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Plotinus Complete Works: In Chronological Order, Grouped in Four Periods (4 Volumes in 1 Unabridged) by Kenneth Sylvan Guthrie
Plotinus Complete Works: In Chronological Order, Grouped in Four Periods (4 Volumes in 1 Unabridged) by Kenneth Sylvan Guthrie

Plotinus Complete Works: In Chronological Order, Grouped in 4 Periods (4 Volumes in 1, Unabridged)

Author: Kenneth Sylvan Guthrie
Format: Paperback
Pages: 814
Condition: NEW

$33.00 

This edition of the Complete Works of Plotinus was the first full English translation of all Enneads. The translation follows in the footsteps of previous Platonists, such as Ficinus and Taylor, and builds on Dr. Guthrie's translations and explanations of Plotinus's master Numenius, the Pythagorean texts, the works of Proclus, etc.

Dr. Guthrie's translation includes several major features that are not found elsewhere, including: 1) a reorganization of the books of the Enneads into chronological order, displaying 4 progressive stages of development; 2) a comprehensive concordance of terms and ideas; 3) an examination of Plotinic philosophy’s origin, development, and destiny.

The present translation “is the best for him who wishes to understand Plotinus, because it is the only edition that unscrambles, chronologically, Plotinus’s 4 progressive stages of development from Porphyry’s frightful hodgepodge of 9 medleys. It is the most faithful version, because Dr. Guthrie's sole object was to focus the labors of the best students, Marsilius Ficinus, Mueller, Drews, Bouillet, Chaignet, Taylor, and others; but one only thing he does claim, that he has not knowingly left any obscurity. Otherwise he glories in this subservience to all the best that had been done before him, and for himself he claims nothing but the unappreciated production of what nobody else would do, and the critical discovery of Plotinus’s progress.”-K.S. Guthrie.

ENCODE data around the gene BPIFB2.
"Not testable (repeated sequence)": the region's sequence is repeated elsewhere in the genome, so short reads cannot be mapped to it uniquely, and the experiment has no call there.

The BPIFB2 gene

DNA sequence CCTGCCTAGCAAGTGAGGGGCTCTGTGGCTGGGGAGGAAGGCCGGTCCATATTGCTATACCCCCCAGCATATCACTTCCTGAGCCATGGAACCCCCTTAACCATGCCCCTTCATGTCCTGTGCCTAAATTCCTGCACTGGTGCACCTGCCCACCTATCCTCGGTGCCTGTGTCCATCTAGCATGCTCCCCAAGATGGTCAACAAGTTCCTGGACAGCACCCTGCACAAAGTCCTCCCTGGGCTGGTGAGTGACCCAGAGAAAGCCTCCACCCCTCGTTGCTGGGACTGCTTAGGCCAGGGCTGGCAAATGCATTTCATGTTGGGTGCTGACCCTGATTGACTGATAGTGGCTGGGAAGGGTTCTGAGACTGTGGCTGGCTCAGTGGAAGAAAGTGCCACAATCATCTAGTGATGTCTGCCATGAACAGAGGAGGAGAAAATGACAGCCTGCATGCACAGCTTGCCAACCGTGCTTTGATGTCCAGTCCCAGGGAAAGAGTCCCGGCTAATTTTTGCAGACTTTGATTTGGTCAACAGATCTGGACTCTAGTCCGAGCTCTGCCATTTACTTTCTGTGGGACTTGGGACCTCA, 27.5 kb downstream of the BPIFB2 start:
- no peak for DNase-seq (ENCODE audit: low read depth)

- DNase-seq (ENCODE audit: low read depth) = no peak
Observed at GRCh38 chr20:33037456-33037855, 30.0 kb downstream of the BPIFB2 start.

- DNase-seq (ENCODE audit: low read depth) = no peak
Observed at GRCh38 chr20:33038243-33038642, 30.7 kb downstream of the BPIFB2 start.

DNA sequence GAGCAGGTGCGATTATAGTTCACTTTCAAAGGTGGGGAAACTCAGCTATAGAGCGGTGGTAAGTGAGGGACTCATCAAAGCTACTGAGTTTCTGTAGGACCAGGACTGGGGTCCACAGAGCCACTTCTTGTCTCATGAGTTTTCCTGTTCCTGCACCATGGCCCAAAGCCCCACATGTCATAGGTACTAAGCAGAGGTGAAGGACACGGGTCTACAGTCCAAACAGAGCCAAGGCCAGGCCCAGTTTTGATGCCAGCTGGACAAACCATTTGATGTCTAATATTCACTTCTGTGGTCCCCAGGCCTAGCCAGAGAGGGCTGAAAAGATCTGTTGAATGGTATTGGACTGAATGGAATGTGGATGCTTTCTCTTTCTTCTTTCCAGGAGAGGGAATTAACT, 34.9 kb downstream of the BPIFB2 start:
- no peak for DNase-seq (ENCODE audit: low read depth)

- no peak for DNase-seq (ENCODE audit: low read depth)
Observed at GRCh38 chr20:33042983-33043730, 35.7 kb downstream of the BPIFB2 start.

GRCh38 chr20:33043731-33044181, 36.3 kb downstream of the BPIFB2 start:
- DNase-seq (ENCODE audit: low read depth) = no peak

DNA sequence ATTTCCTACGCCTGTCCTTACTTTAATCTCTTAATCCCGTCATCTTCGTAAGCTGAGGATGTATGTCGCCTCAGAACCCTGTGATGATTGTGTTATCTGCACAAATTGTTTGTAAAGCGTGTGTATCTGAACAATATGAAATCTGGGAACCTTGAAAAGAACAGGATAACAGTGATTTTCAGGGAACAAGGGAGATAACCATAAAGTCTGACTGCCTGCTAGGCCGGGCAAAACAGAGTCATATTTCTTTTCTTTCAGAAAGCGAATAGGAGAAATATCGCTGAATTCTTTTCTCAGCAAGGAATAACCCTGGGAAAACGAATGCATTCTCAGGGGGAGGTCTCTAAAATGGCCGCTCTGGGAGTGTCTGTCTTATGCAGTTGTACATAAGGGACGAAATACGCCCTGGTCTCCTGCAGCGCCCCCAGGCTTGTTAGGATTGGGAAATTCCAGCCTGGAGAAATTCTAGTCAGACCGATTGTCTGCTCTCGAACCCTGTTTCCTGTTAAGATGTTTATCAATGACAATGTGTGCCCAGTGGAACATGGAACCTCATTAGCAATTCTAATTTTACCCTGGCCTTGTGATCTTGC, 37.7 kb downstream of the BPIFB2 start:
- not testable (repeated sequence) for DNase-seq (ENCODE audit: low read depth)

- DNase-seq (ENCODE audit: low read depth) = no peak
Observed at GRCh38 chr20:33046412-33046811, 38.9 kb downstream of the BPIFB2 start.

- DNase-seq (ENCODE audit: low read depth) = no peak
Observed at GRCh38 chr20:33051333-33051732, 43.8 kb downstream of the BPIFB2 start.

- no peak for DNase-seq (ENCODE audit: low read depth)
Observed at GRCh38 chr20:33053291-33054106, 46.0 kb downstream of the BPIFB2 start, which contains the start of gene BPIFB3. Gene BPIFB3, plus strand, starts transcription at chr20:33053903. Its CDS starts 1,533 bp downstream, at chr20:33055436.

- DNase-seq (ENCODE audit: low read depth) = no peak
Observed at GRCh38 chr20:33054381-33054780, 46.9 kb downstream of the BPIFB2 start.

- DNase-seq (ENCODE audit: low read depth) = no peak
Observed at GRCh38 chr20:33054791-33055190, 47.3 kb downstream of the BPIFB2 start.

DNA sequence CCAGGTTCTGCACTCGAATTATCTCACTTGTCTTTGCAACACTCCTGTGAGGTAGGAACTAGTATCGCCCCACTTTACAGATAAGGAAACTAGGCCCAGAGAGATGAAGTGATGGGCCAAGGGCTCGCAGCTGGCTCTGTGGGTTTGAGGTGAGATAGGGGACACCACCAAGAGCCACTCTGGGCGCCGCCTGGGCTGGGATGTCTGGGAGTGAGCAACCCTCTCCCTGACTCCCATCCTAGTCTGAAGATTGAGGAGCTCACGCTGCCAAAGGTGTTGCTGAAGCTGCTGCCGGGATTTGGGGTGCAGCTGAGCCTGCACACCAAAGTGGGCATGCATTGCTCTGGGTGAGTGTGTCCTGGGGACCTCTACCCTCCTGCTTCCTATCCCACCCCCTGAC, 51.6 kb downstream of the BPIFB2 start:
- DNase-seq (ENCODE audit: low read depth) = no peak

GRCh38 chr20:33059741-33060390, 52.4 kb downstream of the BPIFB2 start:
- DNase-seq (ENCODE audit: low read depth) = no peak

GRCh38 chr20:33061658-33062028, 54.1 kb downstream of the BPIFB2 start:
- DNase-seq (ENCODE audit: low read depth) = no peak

Kenneth Sylvan Launfal Guthrie (1871-1940)

Kenneth Sylvan Launfal Guthrie (1871-1940), was a Scottish-born American philosopher, writer, and Episcopalian priest who issued a series of translations of ancient philosophical writers, "making available to the public the neglected treasures of Neo-platonism".

The works that he chose to translate are often very obscure. Few of them had ever been translated into English before; in many cases they have not been translated since. During his lifetime he was obliged to self-publish these books, and sell them by post in mimeographed form, often complaining of poverty and lack of recognition and support. Almost all of them have remained in print ever since.